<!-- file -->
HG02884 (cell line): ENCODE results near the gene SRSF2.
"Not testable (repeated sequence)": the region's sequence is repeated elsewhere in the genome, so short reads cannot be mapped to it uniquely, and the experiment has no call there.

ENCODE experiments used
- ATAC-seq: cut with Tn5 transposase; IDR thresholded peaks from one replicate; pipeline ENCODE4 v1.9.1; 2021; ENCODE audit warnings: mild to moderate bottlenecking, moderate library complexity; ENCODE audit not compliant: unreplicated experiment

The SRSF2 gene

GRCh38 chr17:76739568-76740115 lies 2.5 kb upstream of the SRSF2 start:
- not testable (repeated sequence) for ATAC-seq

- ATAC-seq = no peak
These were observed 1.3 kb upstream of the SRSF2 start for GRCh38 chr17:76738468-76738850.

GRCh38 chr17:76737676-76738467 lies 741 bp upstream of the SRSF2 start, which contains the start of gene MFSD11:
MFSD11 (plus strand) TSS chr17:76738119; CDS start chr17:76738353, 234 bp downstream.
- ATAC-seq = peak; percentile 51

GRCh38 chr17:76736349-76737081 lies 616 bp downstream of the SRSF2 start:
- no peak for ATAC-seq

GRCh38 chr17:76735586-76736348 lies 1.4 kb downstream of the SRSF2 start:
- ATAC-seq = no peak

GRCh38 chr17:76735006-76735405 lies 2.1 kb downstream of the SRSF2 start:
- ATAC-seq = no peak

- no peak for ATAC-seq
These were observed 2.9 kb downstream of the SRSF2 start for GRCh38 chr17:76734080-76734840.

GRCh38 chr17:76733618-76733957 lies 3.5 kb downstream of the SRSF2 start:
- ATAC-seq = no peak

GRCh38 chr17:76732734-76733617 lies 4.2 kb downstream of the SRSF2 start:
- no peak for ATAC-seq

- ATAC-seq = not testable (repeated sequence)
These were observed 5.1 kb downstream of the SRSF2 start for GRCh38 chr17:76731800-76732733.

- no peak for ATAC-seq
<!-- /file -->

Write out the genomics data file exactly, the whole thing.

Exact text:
HG02884 (cell line): ENCODE results near the gene SRSF2.
"Not testable (repeated sequence)": the region's sequence is repeated elsewhere in the genome, so short reads cannot be mapped to it uniquely, and the experiment has no call there.

ENCODE experiments used
- ATAC-seq: cut with Tn5 transposase; IDR thresholded peaks from one replicate; pipeline ENCODE4 v1.9.1; 2021; ENCODE audit warnings: mild to moderate bottlenecking, moderate library complexity; ENCODE audit not compliant: unreplicated experiment

The SRSF2 gene

GRCh38 chr17:76739568-76740115 lies 2.5 kb upstream of the SRSF2 start:
- not testable (repeated sequence) for ATAC-seq

- ATAC-seq = no peak
These were observed 1.3 kb upstream of the SRSF2 start for GRCh38 chr17:76738468-76738850.

GRCh38 chr17:76737676-76738467 lies 741 bp upstream of the SRSF2 start, which contains the start of gene MFSD11:
MFSD11 (plus strand) TSS chr17:76738119; CDS start chr17:76738353, 234 bp downstream.
- ATAC-seq = peak; percentile 51

GRCh38 chr17:76736349-76737081 lies 616 bp downstream of the SRSF2 start:
- no peak for ATAC-seq

GRCh38 chr17:76735586-76736348 lies 1.4 kb downstream of the SRSF2 start:
- ATAC-seq = no peak

GRCh38 chr17:76735006-76735405 lies 2.1 kb downstream of the SRSF2 start:
- ATAC-seq = no peak

- no peak for ATAC-seq
These were observed 2.9 kb downstream of the SRSF2 start for GRCh38 chr17:76734080-76734840.

GRCh38 chr17:76733618-76733957 lies 3.5 kb downstream of the SRSF2 start:
- ATAC-seq = no peak

GRCh38 chr17:76732734-76733617 lies 4.2 kb downstream of the SRSF2 start:
- no peak for ATAC-seq

- ATAC-seq = not testable (repeated sequence)
These were observed 5.1 kb downstream of the SRSF2 start for GRCh38 chr17:76731800-76732733.

- no peak for ATAC-seq